Another important part of the process is that the each PLC was required to incorporate specific requirements into their work. Each group needed group norms, to use an agenda each meeting, and to establish a SMART goal (specific, measurable, attainable, results orientated, and time bound).

What are the greatest challenges of implementing PLCs for your school?

It is a challenge to develop groups for elective/non-core teachers such as vocational, fine arts, physical education, and counselors. Their work and student success is not easily defined as improving math, reading, or science, and there is usually only one person teaching in these areas. While a challenge, combining these teachers into productive PLCs does work. It takes a different perspective to see what they might have in common as teachers and how they can share collaboratively together.

Another challenge is developing meeting time during the school day. We felt that it was important to build the time into the school day. Each principal has had to be creative and strategic about staff assignments and schedules to make this happen, but it has been worth it.

If you were to start this process over, knowing what you know now, what would you do differently and why?

Knowing what we now know now, we don’t think we would do much different except start earlier, like years earlier. Becoming a PLC school is a process. Success has to build upon itself and just doesn’t happen because teachers are meeting and talking. Teachers need to meet and talk about the right things in the right way and then take action.

The best driver of systemic improvement has been the development of an overall district goal. Our goal for 2014–15 school year is: 85% of all students will meet the end-of-year RIT grade-level expectations on spring MAP (Measurement of Academic Progress) assessment in reading, math, and science. The district goal has led to a tighter alignment of building-level and PLC goals and has focused teachers’ efforts. It has been a very good way to hold all aspects of improvement accountable.

What advice do you have for a school that is just beginning this journey?

Our advice to a school just beginning this journey is get started. Don’t wait, don’t just dabble in the process, jump in, and get started. Use resources from Solution Tree and others to define the right work and what to do, but get started.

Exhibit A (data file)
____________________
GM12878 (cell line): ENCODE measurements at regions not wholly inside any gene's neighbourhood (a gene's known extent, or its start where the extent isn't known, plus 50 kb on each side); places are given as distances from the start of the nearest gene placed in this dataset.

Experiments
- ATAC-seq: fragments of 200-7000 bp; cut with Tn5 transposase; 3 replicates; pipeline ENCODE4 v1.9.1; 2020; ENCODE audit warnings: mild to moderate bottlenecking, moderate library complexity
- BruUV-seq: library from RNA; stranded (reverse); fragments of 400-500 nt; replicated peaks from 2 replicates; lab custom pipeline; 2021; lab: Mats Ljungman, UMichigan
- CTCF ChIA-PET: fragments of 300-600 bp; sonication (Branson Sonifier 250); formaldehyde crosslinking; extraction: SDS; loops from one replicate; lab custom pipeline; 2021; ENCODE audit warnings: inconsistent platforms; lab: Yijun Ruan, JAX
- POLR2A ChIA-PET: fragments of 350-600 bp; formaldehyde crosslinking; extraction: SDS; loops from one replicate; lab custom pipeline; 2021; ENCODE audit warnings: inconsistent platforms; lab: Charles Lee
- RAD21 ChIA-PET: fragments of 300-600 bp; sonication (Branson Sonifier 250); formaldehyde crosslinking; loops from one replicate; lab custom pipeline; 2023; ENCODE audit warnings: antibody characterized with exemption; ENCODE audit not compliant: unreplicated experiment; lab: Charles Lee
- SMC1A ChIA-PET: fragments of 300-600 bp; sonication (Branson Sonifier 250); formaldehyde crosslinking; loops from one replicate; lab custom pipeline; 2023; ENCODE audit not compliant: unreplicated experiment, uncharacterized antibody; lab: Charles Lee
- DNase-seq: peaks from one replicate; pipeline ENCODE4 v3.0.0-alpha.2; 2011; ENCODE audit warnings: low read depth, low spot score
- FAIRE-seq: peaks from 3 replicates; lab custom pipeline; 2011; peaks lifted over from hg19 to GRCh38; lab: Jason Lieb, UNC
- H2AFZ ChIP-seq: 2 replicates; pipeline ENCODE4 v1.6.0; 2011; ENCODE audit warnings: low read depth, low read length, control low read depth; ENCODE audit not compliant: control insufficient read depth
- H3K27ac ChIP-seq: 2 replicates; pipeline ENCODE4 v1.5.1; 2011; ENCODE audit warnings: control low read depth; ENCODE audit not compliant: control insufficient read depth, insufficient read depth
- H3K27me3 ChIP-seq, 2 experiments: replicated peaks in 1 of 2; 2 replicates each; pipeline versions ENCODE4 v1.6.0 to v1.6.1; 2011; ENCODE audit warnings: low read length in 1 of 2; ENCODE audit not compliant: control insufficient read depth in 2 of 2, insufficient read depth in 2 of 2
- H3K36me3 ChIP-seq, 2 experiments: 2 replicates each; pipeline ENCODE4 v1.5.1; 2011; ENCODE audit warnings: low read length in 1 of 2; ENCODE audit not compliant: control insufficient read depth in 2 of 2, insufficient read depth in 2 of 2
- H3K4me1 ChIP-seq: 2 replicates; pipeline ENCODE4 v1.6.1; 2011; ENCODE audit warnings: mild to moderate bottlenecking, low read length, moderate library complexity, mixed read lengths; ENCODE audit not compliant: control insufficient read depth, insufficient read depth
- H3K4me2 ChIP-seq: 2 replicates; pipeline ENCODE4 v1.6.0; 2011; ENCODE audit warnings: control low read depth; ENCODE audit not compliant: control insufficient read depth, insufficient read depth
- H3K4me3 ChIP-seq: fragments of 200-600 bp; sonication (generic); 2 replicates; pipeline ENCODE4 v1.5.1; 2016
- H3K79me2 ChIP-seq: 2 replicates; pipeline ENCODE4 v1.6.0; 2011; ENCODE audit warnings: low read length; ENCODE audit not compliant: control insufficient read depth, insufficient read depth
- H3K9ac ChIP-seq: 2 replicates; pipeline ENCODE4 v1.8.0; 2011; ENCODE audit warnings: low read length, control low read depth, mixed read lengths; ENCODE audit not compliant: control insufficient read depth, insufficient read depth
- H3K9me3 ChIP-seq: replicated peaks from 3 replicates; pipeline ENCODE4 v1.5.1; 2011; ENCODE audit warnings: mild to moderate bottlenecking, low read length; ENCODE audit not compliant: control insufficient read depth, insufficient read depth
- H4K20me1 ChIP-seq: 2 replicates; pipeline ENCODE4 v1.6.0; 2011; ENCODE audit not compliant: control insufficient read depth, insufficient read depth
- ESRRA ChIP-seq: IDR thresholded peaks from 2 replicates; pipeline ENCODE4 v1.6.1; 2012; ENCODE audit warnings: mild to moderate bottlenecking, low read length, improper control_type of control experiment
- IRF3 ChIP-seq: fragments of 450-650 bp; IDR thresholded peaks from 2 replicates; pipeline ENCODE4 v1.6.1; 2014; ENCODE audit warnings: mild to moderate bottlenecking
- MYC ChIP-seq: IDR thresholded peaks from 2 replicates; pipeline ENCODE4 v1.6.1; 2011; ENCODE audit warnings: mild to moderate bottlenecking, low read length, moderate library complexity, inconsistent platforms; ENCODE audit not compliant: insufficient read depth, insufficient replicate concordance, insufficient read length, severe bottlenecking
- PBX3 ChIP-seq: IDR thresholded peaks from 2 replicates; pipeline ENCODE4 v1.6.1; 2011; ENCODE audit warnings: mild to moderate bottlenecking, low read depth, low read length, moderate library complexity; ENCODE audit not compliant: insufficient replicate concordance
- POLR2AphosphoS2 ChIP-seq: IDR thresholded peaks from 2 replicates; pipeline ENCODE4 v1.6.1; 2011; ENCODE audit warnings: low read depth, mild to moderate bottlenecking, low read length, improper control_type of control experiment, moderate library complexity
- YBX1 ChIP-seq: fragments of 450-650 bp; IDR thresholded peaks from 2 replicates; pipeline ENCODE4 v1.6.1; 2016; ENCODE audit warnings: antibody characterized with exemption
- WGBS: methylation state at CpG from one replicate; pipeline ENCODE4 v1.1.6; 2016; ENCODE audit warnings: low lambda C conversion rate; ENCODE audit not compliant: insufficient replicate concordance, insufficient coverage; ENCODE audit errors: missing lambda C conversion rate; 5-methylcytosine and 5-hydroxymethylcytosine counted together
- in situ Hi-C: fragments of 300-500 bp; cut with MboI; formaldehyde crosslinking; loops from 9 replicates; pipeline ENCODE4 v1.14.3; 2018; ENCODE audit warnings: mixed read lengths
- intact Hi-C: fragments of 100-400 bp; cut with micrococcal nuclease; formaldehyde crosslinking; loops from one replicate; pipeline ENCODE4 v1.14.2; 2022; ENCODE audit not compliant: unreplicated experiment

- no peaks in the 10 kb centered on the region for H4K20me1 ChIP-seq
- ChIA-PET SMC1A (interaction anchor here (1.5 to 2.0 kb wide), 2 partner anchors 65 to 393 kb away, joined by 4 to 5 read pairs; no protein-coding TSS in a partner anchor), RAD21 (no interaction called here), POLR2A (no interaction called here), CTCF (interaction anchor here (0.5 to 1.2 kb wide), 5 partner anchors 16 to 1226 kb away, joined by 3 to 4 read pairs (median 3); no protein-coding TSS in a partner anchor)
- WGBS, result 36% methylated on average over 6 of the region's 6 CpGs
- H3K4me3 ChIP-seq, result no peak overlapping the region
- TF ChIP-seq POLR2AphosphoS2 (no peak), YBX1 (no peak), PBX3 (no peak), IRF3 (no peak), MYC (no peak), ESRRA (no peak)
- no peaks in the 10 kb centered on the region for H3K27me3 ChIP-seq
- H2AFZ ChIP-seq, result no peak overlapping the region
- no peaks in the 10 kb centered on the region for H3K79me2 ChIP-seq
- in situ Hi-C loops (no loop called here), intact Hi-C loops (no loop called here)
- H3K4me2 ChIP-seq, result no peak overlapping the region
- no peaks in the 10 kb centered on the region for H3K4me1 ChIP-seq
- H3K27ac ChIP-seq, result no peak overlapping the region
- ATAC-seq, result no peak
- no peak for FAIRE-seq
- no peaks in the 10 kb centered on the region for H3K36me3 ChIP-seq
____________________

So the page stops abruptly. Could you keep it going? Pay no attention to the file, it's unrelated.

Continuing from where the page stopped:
Do you have teacher leaders?

We have teacher leaders as a part of our PLC process. These are not paid positions but positions that a PLC group has given to one of its members or someone the principal has asked to be the leader of the group. The leaders facilitate their respective PLC meetings and meet on a weekly basis with the principal to discuss common group and implementation issues. Some groups prefer to rotate the leadership of their groups, and other groups stick with the same leader.

1. Monitoring student learning on a timely basis.

At Montezuma High School, we monitor student learning in the following manner:

  • We have a standards-based grading system. Grades are based on a student's performance related to a specific standard being taught in a unit. Teachers have reviewed their standards from either the Common Core or developed "Got to Knows" in a non-core area such agriculture, business, and social studies. This lesson is developed around what we call a unit scale.
  • The unit scale is developed by the teacher and gives the students and parents the standards and criteria of achievement. We use a 4-point unit scale based on Bloom's Revised Taxonomy. For example, 2.0 is "recall and understand," 3.0 is "analyze," and a 4.0 is "create and extend the learning." For each unit, the teacher gives this information to the students and to parents. The communication of expectations is important because then there is no surprise on the summative assessment.
  • Before the summative assessment, teachers will develop formative assessments for each standard throughout the unit. Students have several chances to prove mastery on these formative assessments. If the student does poorly on the first formative, the student can review, have a reteach, and take another formative to prove learning has taken place. This happens on all standards in the unit so teachers have a good understanding of what each student in their class knows and does not know before a summative assessment.

2. Creating systems of intervention to provide students with additional time and support for learning.

The system of interventions for Montezuma High School is:

  • Based on the principles of Mike Mattos and Solution Tree RTI at Work™ Institute presenters. We have one hour each day designated for students to get extra help or mandatory help. Students check in with an advisor for accountability and stamp checks (teacher names). Students have planners, and they are required to show the advisor their planner. The stamps from teachers are used to require students to come to that teacher's room for extra help. If a student does not have a stamp, then he or she can go to open rooms for guided study hall or computer time.